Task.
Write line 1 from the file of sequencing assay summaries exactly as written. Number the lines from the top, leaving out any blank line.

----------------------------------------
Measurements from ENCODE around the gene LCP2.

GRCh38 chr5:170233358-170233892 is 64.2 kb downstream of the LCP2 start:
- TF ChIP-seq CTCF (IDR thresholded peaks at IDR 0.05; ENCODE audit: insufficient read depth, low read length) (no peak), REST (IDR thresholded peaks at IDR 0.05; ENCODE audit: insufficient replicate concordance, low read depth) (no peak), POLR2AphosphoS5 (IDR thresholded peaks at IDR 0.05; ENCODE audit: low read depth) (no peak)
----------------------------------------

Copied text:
Measurements from ENCODE around the gene LCP2.